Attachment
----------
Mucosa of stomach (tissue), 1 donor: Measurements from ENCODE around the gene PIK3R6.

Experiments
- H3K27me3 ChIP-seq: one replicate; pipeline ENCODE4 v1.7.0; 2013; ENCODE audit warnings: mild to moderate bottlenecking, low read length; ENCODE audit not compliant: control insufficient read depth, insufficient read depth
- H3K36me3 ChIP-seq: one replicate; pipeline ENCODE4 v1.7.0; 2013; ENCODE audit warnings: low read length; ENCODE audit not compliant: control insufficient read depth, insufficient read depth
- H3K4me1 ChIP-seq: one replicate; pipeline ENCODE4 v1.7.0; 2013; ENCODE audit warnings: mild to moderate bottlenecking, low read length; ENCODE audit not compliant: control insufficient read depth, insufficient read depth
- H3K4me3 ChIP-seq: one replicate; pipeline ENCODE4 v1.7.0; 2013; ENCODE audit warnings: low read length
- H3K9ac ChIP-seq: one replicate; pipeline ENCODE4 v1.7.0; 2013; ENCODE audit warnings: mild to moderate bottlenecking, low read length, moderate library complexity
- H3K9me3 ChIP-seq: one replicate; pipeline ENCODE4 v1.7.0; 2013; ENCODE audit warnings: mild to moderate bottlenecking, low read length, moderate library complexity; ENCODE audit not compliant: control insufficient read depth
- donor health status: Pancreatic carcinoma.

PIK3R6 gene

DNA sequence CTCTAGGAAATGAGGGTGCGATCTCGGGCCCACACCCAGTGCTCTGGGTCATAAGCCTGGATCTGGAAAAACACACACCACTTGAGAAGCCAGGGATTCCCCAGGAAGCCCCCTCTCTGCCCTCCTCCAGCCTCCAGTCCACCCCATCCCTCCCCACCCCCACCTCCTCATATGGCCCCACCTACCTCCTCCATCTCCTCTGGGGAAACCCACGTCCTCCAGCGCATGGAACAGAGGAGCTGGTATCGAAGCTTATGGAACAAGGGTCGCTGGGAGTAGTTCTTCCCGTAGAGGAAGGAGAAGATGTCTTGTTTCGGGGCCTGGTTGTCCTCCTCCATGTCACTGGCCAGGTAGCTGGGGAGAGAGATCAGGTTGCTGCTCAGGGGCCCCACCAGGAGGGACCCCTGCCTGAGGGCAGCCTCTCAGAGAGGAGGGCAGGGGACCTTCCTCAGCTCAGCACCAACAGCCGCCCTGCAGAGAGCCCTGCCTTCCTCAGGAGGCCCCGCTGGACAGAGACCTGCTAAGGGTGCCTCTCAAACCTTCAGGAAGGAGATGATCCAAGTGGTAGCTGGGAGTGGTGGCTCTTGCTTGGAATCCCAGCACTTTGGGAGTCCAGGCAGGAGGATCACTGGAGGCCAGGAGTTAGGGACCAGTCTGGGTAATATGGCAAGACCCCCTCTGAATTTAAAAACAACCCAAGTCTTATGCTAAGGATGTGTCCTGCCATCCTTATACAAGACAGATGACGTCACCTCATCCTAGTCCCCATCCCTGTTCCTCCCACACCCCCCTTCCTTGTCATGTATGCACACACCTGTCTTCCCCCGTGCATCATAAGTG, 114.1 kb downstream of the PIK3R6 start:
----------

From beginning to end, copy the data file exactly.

Mucosa of stomach (tissue), 1 donor: Measurements from ENCODE around the gene PIK3R6.

Experiments
- H3K27me3 ChIP-seq: one replicate; pipeline ENCODE4 v1.7.0; 2013; ENCODE audit warnings: mild to moderate bottlenecking, low read length; ENCODE audit not compliant: control insufficient read depth, insufficient read depth
- H3K36me3 ChIP-seq: one replicate; pipeline ENCODE4 v1.7.0; 2013; ENCODE audit warnings: low read length; ENCODE audit not compliant: control insufficient read depth, insufficient read depth
- H3K4me1 ChIP-seq: one replicate; pipeline ENCODE4 v1.7.0; 2013; ENCODE audit warnings: mild to moderate bottlenecking, low read length; ENCODE audit not compliant: control insufficient read depth, insufficient read depth
- H3K4me3 ChIP-seq: one replicate; pipeline ENCODE4 v1.7.0; 2013; ENCODE audit warnings: low read length
- H3K9ac ChIP-seq: one replicate; pipeline ENCODE4 v1.7.0; 2013; ENCODE audit warnings: mild to moderate bottlenecking, low read length, moderate library complexity
- H3K9me3 ChIP-seq: one replicate; pipeline ENCODE4 v1.7.0; 2013; ENCODE audit warnings: mild to moderate bottlenecking, low read length, moderate library complexity; ENCODE audit not compliant: control insufficient read depth
- donor health status: Pancreatic carcinoma.

PIK3R6 gene

DNA sequence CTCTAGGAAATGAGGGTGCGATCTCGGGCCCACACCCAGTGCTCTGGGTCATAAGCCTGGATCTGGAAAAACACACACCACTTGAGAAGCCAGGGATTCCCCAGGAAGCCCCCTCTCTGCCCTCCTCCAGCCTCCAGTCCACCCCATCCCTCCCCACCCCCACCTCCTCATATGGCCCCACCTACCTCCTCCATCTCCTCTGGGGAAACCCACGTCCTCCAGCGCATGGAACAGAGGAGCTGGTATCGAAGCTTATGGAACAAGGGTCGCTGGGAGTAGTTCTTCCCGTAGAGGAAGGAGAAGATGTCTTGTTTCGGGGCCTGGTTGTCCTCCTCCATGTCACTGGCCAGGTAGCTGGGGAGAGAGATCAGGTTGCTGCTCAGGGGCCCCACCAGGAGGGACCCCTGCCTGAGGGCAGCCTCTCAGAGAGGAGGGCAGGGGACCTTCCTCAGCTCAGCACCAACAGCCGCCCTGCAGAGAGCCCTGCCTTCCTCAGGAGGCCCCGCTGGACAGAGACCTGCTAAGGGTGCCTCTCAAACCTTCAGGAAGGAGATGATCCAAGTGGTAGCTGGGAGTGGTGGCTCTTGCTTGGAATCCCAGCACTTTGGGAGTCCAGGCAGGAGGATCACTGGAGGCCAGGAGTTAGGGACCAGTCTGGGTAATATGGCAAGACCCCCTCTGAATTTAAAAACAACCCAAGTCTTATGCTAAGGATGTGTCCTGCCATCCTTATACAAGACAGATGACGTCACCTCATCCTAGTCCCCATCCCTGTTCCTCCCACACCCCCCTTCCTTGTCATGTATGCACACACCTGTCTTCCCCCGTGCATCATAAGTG, 114.1 kb downstream of the PIK3R6 start: